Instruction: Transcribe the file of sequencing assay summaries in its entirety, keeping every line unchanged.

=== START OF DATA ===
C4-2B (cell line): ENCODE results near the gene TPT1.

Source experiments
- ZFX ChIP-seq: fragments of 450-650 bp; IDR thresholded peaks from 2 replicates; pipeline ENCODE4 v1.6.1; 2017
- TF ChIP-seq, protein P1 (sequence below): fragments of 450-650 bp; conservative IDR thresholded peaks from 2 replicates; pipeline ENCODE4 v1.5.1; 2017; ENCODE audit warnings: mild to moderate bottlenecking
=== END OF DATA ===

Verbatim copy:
C4-2B (cell line): ENCODE results near the gene TPT1.

Source experiments
- ZFX ChIP-seq: fragments of 450-650 bp; IDR thresholded peaks from 2 replicates; pipeline ENCODE4 v1.6.1; 2017
- TF ChIP-seq, protein P1 (sequence below): fragments of 450-650 bp; conservative IDR thresholded peaks from 2 replicates; pipeline ENCODE4 v1.5.1; 2017; ENCODE audit warnings: mild to moderate bottlenecking